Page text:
As part of efforts geared towards realising its organizational expectations, the Gambia Chamber of Commerce and Industry (GCCI) has undertaken what it terms re-organisational measures following a one-day sensitization meeting on the GCCI 5-year Strategic Plan 2006-2011.
The five-year strategic plan being the first of its kind to be prepared in the history of the Chamber, is designed to chart a clear course for the development of the organisation in the interest of the membership.
The 12 page document, which is yet to be finalised, covers areas such as membership, services to members, lobbying and representation, communication and media relations, training and development, organization structure, policy development and monitoring and review.
The meeting, held at the Paradise Suites Hotel last Thursday, brought together participants from the business community, parastatals and consultants with a view to scrutinising the proposed mission, vision and objectives of the document and subject it to change by the members where necessary.
According to Mr Bai Matarr Drammeh, president of the Gambia Chamber of Commerce and Industry, “the vision of the Chamber is to transform the Gambia into a financial centre, a tourist paradise, trading, export-oriented agricultural and manufacturing nation, thriving on free market policies and a vibrant private sector sustained by a well educated, trained, skilled, healthy, self-reliant and enterprising population, and guarantying a well-balanced eco-system and a decent standard of living for one and all under a system of government based on the consent of the citizenry.
To achieve this vision, he added, GCCI would provide leadership. “While the evolution of the vision will be on an issue by issue and year by year basis, this vision will form the basis of the Chamber’s strategic policy,” he said.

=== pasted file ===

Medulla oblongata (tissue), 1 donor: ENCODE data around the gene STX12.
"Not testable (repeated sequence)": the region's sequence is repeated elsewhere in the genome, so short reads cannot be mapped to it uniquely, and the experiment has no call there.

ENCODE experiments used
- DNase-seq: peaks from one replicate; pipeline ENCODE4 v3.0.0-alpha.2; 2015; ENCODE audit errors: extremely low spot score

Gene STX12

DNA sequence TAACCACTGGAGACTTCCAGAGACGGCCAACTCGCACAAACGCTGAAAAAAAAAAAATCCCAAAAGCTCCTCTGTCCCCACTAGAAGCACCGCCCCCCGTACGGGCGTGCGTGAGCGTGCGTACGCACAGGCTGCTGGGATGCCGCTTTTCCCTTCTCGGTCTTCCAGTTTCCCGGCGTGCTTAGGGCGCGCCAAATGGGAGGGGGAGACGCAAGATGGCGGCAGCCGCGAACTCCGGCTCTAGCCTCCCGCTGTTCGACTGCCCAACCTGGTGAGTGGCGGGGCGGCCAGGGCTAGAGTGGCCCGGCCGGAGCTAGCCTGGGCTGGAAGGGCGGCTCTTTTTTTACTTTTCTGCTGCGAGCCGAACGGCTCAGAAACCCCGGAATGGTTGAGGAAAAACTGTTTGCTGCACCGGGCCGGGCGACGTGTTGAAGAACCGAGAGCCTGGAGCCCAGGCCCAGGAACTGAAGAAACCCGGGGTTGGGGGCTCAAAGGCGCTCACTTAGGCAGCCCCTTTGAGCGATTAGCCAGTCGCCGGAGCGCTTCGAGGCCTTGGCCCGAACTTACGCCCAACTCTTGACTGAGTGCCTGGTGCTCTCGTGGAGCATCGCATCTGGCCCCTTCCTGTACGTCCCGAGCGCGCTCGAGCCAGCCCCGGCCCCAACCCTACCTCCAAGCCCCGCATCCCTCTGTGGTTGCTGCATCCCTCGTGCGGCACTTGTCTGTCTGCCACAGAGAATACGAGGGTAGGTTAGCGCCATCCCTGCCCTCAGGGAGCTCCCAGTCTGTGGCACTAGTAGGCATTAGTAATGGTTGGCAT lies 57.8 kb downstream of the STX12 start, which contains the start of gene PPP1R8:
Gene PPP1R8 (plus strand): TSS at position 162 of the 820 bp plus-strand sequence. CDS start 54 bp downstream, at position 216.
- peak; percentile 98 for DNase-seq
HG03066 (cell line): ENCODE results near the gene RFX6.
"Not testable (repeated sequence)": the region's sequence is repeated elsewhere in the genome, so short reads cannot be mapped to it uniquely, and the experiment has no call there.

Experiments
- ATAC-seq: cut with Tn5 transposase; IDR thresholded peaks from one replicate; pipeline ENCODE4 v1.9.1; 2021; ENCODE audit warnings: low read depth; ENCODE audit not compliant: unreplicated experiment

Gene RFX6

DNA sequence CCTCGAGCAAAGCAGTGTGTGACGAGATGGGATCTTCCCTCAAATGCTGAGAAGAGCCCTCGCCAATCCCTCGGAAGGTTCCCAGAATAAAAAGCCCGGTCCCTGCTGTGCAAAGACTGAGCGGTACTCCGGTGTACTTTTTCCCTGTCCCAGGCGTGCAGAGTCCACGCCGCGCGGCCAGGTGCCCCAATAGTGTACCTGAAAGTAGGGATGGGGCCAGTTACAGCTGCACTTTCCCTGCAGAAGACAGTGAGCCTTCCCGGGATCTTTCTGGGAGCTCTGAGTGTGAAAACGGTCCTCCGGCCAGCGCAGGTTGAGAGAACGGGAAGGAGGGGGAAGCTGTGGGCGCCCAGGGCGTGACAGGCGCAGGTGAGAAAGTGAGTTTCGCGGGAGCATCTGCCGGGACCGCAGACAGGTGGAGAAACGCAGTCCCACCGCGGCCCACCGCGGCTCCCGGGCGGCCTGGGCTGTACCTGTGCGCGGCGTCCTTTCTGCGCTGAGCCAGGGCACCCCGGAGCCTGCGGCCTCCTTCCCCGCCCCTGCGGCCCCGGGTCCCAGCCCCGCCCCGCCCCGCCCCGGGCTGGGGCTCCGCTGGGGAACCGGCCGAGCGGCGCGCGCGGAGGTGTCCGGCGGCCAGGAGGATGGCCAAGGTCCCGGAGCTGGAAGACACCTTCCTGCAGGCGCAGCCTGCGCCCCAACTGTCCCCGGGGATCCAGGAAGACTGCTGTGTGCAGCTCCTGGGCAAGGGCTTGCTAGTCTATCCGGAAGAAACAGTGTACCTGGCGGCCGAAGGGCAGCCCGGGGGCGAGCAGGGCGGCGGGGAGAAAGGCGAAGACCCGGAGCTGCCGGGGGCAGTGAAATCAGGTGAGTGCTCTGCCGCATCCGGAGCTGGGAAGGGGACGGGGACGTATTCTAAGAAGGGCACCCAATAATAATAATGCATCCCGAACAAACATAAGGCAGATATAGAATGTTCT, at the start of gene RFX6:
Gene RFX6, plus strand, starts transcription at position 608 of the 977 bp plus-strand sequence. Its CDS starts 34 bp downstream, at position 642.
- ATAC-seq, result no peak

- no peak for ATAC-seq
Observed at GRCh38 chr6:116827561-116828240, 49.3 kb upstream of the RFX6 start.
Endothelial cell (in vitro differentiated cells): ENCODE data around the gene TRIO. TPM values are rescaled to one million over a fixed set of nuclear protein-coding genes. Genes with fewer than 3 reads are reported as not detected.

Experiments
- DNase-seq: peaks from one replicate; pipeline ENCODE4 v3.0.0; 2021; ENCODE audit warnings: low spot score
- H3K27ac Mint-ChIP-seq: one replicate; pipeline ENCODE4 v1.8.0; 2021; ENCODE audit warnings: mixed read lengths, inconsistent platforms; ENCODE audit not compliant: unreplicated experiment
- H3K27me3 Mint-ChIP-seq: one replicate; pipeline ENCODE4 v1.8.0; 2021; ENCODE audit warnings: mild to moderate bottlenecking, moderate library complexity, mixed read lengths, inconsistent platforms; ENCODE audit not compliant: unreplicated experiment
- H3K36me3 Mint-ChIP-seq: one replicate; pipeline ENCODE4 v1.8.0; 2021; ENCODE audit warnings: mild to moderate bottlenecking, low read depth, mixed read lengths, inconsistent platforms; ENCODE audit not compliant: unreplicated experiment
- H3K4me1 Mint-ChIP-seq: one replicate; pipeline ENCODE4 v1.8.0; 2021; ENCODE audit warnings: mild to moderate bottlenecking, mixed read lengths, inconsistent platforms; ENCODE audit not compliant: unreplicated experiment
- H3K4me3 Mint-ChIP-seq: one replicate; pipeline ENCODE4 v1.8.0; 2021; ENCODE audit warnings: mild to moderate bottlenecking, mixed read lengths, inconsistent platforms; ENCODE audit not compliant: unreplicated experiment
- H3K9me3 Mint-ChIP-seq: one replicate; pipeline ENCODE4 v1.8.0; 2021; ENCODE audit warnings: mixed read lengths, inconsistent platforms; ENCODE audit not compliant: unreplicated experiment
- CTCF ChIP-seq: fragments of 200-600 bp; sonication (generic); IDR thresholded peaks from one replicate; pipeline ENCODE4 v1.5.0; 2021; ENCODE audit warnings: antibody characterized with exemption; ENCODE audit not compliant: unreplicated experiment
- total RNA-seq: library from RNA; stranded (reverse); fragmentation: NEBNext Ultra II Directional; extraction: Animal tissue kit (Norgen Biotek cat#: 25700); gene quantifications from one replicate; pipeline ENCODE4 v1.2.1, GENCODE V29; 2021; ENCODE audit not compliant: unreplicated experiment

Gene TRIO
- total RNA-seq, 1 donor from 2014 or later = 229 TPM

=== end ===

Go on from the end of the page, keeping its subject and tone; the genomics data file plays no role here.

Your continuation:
Mr. Drammeh further revealed that the Gambia, building on the tradition of a trading nation it acquired under colonial rule and on the cultivation of groundnut as introduced by the colonial administration, based its economy on re-export trade into the sub-region and on the export of unprocessed groundnut to Europe and great Britain particularly.
“However, the continued drop of the prices of most agricultural products in the international market, combined with poor harvests, force the rural population to gradually give up their farms to settle in the urban areas in search for jobs,” the GCCI president noted, adding that this had led to the development of petty trading and other small services. Consequently, he added, the services sector has grown to the point of being the highest contributor to GDP.
Mr. Drammeh stated that the Gambia government has since reinforced the production base of the country by attracting foreign direct investment, thus developing a national economic policy agenda under “the Gambia Incorporated Vision 2020,” and setting the private sector as the engine of growth for the Gambian economy.